Agility in Action, Part 3: Six Months of Scanning in Less Than a Week
To illustrate the scale of improvement, Koehler uses the example of Bremer County’s Zoning Department. “Zoning was six months behind on their scanning,” he begins. “It would have taken staff over a month and a half to scan in all those documents using our old system. Instead, using Laserfiche Quick Fields, we were able to get those documents scanned in less than a week.”
At the same time, Koehler adds, staff who had given up on the previous system and scanning in general have warmed up to Laserfiche. “I am starting to see more people getting rid of the paper and using Laserfiche,” he says.
The end result of significantly improved scanning, Koehler says, is the reclaimed staff time. “We can devote the man hours we save from scanning for other projects.”
Agility in Action, Part 4: Integration Saves $2,500 in Fines
By November of 2010, Bremer County was submitting land records’ fee book pages automatically to the ILR, thanks to a combination of Laserfiche Quick Fields, Laserfiche Workflow and a custom integration developed by ASI:
- When staff in the Recorder’s Office scan land records, Laserfiche Quick Fields automatically retrieves index information from the image utilizing Zone OCR and Pattern Matching.
- Laserfiche Workflow then sends the image from a processing folder to a completed folder in the Laserfiche repository, where a custom integration exports the image and index information into an XML file.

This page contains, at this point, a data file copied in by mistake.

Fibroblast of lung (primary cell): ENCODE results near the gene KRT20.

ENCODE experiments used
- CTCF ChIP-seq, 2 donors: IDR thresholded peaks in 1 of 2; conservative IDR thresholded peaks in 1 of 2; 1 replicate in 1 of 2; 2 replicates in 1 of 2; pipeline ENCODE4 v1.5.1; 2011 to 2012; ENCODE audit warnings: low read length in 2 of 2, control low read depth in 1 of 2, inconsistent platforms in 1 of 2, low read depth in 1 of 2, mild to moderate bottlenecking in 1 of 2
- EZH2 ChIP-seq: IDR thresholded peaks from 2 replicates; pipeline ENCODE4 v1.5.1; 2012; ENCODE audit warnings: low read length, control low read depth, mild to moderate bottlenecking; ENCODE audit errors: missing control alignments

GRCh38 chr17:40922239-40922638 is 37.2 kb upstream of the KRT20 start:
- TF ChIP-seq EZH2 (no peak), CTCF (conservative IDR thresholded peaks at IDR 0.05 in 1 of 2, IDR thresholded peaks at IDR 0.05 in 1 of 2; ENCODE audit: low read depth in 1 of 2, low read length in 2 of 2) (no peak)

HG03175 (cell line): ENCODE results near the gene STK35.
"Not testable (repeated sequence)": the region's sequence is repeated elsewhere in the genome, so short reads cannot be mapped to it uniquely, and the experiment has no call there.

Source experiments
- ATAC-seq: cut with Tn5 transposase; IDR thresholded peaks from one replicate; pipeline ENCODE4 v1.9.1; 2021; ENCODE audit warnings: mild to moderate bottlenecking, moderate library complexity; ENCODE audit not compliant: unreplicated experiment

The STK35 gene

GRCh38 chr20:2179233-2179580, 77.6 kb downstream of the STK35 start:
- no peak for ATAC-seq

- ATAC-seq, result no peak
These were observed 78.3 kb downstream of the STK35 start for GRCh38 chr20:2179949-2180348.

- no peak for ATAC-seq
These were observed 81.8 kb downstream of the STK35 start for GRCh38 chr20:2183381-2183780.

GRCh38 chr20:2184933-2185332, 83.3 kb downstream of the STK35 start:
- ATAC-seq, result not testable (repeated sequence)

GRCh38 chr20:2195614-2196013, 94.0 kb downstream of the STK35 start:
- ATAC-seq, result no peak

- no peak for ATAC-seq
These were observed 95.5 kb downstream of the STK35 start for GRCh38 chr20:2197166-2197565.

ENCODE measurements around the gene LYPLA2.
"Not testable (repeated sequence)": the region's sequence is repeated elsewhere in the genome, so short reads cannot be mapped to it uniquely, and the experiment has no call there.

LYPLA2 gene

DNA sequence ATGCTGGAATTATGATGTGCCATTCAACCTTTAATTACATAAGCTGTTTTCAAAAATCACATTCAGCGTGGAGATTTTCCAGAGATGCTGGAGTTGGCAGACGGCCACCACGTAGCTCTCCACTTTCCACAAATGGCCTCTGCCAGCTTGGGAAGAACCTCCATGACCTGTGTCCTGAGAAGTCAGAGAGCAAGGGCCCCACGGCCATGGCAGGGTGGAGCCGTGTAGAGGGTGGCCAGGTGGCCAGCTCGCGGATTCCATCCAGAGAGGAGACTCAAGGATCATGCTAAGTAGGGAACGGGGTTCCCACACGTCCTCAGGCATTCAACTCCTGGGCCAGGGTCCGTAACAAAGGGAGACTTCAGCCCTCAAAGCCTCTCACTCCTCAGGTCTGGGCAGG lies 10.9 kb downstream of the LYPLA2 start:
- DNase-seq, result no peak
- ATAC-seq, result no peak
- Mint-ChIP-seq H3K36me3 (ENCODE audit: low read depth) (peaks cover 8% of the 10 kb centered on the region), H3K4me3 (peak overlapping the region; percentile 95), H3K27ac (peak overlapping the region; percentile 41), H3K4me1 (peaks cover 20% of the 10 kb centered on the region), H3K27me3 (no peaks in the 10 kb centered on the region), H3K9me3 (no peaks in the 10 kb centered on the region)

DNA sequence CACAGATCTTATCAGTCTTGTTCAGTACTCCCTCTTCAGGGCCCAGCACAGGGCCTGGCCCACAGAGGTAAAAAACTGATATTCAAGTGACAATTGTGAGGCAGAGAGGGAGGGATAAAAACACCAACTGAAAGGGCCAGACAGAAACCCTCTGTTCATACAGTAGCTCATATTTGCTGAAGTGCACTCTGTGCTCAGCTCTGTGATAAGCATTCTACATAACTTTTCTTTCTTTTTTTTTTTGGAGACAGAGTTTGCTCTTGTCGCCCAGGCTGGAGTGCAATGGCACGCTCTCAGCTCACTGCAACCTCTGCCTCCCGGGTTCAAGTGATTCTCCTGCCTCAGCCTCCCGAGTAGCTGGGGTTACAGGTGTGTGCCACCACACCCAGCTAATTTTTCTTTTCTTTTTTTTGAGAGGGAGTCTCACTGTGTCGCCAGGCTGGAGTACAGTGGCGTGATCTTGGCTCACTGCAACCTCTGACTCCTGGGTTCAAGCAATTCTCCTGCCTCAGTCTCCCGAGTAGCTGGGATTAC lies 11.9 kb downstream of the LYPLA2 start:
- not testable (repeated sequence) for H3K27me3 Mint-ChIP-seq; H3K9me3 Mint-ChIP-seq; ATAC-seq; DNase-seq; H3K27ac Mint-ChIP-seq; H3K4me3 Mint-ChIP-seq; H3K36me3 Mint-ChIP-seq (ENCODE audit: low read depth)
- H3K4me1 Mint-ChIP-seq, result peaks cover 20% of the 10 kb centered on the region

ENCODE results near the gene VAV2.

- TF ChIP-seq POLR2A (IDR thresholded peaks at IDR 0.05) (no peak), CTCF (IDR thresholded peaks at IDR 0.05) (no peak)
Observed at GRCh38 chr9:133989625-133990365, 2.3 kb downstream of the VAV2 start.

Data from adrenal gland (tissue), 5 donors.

- The XML file is then used to send the image to the state.
- This index information is then searchable by both the county and the state to tie the image to other pertinent index information about the land record.
Koehler says this process is not only more efficient, but more cost-effective, too. “We’re no longer charged $2,500 in fines for not providing the digital documents to the state that was such a problem with our old system,” he says.
Agility in Action, Part 5: Adding the Sheriff’s Office and More
The newest chapter of Bremer County’s information management overhaul has been the 2011 addition of five more named users for the Sheriff’s Office, which will use its own repository to catalogue video, photographs, ticketing, incident reports and other documents. The expanded implementation will include Laserfiche Web Access to enable the county attorney to retrieve information without going to the Sheriff’s Office to request that a detective put files on a disk for the attorney to review.
Koehler notes that with the addition of the Sheriff’s Office comes enhanced document security concerns. “We’ll be utilizing the auto-redaction capabilities of Laserfiche Quick Fields for more sensitive information, but we’re also able to manage the system from a central point of control,” he says.
Laserfiche use, Koehler predicts, will keep growing with each departmental success story. “The remaining three departments that don’t use Laserfiche are seeing how much the other departments love its ease of use and speed, so they’re starting to ask how they can use it too.”